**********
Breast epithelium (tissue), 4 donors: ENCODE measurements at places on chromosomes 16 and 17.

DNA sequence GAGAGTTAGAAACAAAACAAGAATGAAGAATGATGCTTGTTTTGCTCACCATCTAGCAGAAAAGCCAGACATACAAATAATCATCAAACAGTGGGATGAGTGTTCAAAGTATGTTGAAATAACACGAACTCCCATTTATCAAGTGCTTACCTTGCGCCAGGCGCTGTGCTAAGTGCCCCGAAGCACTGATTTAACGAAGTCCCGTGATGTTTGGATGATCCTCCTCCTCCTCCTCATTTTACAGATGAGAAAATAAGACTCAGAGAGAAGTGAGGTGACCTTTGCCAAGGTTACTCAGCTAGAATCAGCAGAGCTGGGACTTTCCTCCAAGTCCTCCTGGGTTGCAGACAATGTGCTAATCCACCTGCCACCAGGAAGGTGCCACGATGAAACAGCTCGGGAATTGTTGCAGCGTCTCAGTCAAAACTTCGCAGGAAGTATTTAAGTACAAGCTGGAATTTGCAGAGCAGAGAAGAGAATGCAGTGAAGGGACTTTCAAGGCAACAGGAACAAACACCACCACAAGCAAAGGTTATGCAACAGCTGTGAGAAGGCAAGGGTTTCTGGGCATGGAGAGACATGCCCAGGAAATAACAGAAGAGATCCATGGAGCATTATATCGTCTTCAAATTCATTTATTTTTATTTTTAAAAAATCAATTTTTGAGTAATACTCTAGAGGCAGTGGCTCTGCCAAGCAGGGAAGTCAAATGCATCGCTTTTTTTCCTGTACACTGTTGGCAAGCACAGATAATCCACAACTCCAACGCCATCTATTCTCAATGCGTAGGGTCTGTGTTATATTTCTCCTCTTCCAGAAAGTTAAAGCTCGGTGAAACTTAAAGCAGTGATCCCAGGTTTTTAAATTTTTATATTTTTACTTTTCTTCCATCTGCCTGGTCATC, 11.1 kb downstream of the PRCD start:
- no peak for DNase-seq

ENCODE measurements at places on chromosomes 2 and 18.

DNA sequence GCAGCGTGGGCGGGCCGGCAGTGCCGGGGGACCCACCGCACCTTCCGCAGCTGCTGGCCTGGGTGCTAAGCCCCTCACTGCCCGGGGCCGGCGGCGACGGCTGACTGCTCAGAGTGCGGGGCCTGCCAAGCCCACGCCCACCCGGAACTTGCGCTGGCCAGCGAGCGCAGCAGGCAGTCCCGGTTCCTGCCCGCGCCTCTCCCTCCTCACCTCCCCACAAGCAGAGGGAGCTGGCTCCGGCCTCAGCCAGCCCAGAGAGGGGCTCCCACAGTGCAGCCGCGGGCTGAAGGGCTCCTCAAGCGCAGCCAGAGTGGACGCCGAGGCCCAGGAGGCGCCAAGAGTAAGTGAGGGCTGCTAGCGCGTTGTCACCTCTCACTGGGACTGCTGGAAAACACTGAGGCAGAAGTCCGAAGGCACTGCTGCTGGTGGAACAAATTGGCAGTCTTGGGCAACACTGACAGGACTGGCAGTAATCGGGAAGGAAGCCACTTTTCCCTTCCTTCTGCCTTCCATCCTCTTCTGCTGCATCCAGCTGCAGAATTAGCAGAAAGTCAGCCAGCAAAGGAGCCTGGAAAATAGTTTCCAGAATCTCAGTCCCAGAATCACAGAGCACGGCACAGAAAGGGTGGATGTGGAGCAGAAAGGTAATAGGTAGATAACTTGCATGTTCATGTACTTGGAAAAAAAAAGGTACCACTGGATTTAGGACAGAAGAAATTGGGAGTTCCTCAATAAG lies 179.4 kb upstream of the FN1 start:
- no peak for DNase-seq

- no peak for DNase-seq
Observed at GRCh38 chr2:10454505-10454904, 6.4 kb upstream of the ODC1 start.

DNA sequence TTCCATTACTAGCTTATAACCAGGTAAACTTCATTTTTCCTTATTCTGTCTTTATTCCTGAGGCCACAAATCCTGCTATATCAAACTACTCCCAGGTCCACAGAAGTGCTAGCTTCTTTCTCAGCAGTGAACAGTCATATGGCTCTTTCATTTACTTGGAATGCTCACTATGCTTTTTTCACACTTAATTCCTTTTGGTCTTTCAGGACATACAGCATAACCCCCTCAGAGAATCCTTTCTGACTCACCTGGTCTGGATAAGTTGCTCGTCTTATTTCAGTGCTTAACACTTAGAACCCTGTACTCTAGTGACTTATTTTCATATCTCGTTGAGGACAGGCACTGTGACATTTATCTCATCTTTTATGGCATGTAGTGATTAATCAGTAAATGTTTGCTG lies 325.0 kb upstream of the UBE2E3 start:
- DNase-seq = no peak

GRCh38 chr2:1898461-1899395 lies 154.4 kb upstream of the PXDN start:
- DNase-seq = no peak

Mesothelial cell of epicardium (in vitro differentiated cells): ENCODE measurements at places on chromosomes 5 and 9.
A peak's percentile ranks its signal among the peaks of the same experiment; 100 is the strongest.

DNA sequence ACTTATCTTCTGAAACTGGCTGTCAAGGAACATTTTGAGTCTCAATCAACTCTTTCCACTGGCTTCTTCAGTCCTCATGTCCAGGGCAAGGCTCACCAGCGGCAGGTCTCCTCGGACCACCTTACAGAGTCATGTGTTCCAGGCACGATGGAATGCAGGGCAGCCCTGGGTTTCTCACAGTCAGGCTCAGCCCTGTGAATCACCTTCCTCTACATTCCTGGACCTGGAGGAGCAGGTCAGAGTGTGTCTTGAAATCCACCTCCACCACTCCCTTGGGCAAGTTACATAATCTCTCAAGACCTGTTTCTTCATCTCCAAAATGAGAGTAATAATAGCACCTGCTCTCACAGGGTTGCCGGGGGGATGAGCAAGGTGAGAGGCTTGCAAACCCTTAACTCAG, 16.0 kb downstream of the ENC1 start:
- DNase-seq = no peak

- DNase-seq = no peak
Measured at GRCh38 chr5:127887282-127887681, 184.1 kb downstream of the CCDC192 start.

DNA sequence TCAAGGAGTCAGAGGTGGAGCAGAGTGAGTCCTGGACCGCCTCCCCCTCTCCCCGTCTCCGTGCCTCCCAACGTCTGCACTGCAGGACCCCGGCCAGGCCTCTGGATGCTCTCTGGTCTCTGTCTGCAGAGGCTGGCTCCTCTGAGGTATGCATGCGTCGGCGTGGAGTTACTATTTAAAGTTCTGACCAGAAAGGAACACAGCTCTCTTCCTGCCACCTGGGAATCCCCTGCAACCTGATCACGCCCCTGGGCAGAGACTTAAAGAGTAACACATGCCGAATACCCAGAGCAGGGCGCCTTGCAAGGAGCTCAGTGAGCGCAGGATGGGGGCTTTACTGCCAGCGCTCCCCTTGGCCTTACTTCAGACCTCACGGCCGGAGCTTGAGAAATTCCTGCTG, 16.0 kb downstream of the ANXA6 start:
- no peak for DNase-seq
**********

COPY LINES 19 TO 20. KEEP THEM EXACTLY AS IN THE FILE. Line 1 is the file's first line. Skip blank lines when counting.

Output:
DNA sequence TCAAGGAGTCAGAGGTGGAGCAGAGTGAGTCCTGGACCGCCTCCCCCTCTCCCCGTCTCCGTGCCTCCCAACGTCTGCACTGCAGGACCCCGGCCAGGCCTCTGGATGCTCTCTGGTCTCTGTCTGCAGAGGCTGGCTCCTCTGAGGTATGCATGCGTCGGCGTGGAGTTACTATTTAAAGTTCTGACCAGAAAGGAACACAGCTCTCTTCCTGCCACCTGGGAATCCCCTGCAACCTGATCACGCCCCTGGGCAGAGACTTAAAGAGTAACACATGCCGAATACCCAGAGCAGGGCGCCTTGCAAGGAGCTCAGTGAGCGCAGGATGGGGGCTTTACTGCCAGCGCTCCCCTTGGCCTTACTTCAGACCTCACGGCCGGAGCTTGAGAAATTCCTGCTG, 16.0 kb downstream of the ANXA6 start:
- no peak for DNase-seq